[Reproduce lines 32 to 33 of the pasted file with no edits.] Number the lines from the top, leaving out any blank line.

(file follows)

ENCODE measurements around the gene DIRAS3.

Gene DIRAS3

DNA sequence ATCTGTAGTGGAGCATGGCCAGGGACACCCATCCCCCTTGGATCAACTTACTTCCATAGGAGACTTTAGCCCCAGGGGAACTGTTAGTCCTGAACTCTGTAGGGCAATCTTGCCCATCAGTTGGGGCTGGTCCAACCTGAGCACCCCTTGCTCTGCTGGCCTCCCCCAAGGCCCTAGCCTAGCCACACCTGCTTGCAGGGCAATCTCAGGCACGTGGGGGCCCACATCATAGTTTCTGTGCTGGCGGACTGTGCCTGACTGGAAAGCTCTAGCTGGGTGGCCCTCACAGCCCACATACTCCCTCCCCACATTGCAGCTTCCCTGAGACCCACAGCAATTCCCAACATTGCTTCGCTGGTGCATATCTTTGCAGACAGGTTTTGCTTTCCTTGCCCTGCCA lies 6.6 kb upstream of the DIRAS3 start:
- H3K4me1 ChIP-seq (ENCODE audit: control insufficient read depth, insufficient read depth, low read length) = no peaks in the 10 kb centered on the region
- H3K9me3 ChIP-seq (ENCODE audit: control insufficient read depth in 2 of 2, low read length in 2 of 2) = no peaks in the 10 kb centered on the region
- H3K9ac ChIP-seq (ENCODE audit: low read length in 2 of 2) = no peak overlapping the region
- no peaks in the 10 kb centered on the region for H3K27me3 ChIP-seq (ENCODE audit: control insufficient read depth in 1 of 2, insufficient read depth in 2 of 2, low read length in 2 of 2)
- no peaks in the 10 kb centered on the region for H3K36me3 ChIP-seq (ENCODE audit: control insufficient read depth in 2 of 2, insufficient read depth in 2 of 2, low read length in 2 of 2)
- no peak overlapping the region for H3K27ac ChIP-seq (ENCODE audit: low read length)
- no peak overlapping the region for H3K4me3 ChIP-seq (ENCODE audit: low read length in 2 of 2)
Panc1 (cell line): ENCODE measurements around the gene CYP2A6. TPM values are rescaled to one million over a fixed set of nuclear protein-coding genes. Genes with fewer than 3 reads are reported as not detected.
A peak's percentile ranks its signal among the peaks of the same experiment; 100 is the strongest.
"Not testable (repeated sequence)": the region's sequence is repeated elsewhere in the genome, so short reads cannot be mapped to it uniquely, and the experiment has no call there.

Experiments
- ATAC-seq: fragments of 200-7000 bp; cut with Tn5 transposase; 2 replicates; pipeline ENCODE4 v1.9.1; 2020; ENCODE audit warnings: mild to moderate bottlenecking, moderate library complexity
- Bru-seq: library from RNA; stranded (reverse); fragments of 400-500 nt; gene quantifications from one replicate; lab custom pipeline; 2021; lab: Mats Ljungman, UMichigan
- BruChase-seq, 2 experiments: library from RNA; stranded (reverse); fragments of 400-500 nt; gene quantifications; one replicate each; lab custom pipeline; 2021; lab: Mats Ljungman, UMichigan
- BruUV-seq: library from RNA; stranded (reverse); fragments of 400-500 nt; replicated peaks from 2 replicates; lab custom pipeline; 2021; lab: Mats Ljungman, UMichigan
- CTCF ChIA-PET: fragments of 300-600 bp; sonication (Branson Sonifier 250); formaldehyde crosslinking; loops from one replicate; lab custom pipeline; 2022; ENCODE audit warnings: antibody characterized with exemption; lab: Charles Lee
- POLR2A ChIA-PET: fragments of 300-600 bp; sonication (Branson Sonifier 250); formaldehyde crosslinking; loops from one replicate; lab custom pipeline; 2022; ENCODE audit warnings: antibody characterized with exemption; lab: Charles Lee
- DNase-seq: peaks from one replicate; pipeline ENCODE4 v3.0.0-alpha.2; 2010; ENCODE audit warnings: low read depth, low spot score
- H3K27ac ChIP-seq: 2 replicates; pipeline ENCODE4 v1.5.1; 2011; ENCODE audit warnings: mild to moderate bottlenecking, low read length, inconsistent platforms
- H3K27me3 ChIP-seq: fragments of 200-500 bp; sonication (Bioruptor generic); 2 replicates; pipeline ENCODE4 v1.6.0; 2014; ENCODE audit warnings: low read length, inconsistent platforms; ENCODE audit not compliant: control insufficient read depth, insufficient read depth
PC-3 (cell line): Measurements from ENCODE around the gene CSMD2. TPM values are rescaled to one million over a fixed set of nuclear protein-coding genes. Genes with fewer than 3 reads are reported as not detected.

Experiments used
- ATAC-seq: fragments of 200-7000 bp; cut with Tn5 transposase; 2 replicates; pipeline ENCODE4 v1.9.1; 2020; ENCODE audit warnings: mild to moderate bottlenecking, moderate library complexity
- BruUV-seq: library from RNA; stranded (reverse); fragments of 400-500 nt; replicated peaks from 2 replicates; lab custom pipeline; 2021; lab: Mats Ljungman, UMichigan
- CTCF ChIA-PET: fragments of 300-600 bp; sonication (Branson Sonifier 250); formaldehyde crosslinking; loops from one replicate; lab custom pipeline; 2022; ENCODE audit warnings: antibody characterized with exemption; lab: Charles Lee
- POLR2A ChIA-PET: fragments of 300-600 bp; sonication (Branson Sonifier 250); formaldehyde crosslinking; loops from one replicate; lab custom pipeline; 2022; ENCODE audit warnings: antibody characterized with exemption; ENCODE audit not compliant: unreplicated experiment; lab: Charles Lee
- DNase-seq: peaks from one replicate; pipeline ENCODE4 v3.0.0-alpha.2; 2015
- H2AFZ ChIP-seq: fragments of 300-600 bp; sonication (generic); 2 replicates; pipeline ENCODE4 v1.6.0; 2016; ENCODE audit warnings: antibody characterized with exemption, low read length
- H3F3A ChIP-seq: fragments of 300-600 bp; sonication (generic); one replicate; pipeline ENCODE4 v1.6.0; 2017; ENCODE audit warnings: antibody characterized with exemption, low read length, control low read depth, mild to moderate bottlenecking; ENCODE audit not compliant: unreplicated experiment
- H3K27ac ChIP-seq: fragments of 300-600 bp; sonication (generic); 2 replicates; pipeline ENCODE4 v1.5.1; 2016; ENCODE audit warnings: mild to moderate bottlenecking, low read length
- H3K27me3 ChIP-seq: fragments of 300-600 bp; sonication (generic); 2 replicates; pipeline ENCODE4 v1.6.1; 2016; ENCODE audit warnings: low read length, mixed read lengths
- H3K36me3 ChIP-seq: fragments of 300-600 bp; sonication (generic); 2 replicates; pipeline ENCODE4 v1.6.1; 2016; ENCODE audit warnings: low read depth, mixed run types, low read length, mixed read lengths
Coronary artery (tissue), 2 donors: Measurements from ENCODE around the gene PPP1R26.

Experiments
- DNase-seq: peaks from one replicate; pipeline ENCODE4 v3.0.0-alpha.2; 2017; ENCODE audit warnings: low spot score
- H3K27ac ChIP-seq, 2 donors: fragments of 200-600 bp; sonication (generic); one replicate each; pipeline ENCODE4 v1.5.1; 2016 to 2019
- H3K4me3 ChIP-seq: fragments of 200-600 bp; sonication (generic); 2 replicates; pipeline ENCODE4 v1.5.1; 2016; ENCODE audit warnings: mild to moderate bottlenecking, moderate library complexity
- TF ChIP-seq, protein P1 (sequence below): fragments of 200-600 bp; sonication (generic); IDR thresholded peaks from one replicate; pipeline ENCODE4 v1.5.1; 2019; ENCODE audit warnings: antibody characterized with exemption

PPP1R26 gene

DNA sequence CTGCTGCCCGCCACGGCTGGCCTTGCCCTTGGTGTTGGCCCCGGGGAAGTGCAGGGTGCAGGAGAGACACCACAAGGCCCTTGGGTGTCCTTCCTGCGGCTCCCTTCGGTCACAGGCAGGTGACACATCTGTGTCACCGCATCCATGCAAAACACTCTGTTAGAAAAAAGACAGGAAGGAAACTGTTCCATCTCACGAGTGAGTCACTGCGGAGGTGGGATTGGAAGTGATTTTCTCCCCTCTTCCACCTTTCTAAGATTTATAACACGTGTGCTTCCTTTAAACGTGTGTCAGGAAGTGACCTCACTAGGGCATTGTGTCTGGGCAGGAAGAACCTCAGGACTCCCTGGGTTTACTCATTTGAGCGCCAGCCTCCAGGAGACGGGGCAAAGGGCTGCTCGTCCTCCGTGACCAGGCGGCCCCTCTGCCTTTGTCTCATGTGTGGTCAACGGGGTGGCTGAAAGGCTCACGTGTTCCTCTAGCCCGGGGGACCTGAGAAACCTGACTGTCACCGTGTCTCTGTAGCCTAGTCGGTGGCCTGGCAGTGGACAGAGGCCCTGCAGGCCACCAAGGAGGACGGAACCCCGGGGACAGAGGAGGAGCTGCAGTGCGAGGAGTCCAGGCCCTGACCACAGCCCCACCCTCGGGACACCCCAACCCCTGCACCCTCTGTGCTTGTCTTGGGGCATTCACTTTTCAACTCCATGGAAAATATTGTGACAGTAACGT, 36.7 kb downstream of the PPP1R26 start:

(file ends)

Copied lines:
- H3F3A ChIP-seq: fragments of 300-600 bp; sonication (generic); one replicate; pipeline ENCODE4 v1.6.0; 2017; ENCODE audit warnings: antibody characterized with exemption, low read length, control low read depth, mild to moderate bottlenecking; ENCODE audit not compliant: unreplicated experiment
- H3K27ac ChIP-seq: fragments of 300-600 bp; sonication (generic); 2 replicates; pipeline ENCODE4 v1.5.1; 2016; ENCODE audit warnings: mild to moderate bottlenecking, low read length